Want to be a Film Noir Aficionado? Start Here.

Film noir is full of surprises.

Dear Reader, we believe all humans have certain universal and inalienable rights; among them, the Right to be a Know-It-All.

If, for example, you’ve always wanted to know more about film noir – and who doesn’t? – you’ve come to the right place.

(Wait – we’re not suggesting we’re an authority on film noir. Good heavens! But, happily, we know folks who are.)

The first thing you need to do is start following blogs like Noirish, Shadows & Satin and Film Noir Detour, if you aren’t already. These people know film noir.

Secondly, you should find yourself a copy of the recently-published guide, I Found it at the Movies: Film Noir Reviews by Debbi Mack. This smart and amusing read introduces you to the genre and gives you a tour of the most notable films.

Firstly, you may be asking: What on earth is film noir?

“During a period running roughly from the early 1940s to the mid-1950s, Hollywood produced a downbeat genre or style of film known as ‘film noir’,” writes author Debbi Mack. “The phrase literally translates into ‘black film or cinema’. This style represented a backlash against the happy musicals and comedies that Hollywood was known for up until then.”

Mack divides her reviews into three sections. First, she explores the roots of noir, as influenced by writers such as Dashiell Hammett, James M. Cain and Raymond Chandler. “[I]t was a style captured well by the early pulp fiction writers,” says Mack, “whose lone detectives sought answers down the mean streets of whatever city they were in.”

One of the most famous stills from film noir, The Big Combo (1955). Image: Open Culture
An iconic film noir image, The Big Combo (1955). Image: Open Culture

The second part of the book examines what Mack terms the golden age of noir (1945-47). “It’s in this time period that film noir proliferated,” she writes. “And while many of these movies were considered B-movies, a.k.a. low budget flicks, they reflected the sensibilities of post-World War II America.”

Movies in this era include acclaimed classics such as The Lost Weekend (1945), The Killers (1946) and Out of the Past (1947). These films are still widely discussed and analyzed today.

Lastly, Mack surveys the years between the late 1940s to the late 1950s, when some of the most famous films of the genre were produced, such as The Third Man (1949), The Asphalt Jungle (1955) and The Sweet Smell of Success (1957).

Mack has an engaging, conversational style, much like a tour guide who introduces you to, and makes you fall in love with, a foreign city. Don’t be surprised if, halfway through reading this book, you abruptly begin searching online for noir titles to watch.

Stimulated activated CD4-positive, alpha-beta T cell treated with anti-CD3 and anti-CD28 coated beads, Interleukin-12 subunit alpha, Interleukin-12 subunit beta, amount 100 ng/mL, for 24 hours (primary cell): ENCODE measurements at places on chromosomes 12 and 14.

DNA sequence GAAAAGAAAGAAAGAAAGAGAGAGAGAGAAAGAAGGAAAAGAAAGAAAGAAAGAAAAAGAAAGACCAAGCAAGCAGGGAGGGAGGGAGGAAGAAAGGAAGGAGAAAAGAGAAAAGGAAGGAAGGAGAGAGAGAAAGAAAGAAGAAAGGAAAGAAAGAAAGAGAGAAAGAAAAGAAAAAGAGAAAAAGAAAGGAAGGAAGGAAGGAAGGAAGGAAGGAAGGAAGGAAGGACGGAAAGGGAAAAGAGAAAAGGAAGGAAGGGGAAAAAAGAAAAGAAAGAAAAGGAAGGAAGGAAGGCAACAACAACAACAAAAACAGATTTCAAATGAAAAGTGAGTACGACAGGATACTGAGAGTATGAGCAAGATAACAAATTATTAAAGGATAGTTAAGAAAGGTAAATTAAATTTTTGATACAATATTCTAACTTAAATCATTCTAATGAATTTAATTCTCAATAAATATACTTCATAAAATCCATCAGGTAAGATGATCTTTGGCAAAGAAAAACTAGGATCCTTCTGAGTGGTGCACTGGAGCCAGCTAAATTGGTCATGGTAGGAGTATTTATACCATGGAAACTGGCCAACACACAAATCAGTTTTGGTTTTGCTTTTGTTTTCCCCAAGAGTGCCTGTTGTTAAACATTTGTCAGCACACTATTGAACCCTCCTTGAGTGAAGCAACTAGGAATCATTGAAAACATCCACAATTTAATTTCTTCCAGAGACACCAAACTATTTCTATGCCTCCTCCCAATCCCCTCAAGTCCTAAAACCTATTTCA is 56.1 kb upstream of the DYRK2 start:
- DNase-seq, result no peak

At 49 pages, I Found it at the Movies: Film Noir Reviews is an efficient and entertaining read. It’s a terrific guide, whether or not you aim to be a film noir expert.



  • You can order a copy of I Found it at the Movies: Film Noir Reviews by Debbi Mack (Kindle) HERE.
  • Check out author Debbi Mack’s movie blog HERE.
  • We were sent an advance reading copy to review.


  1. It sounds like a great read, Ruth! What always intrigues me about film noir is the different definitions. Many people consider SUNSET BOULEVARD to be a prototypical noir, but somehow that doesn’t seem right to me (though it certainly is deadbeat…but also more satire).

    Liked by 2 people

    • I hear you, and I agree re: Sunset Blvd. Debbi touches on defining noir in her book when she discusses Mildred Pierce. Every time I watch Mildred Pierce I’m determined to decide once & for all how noir it is, but 5 minutes in I’m so absorbed by the story, I forget about everything else.

      Liked by 1 person

  2. Fab review. And I just love this whole thing! The time period and backlash against the shiny, happy musicals, Dashiell Hammett, James M. Cain, and Raymond Chandler, pulp fiction writers… So cool! Will check this book out for sure. I think my husband would love it.

    Liked by 2 people

  3. So very late to the party, Ruth, and all of the centerpieces were already spirited away. I did get a copy of the book, however. I think I got the better deal. Thanks for the recommendation.
    Hope 2017 is a happy and healthy year for you and yours.

    Liked by 1 person

  4. Thanks a lot. I agree. However on the first section (where you talked about Hammett and Chandler), these two are a bit different from each other. Chandler is much more literary in terms of his use of language and creating atmospheric plots.


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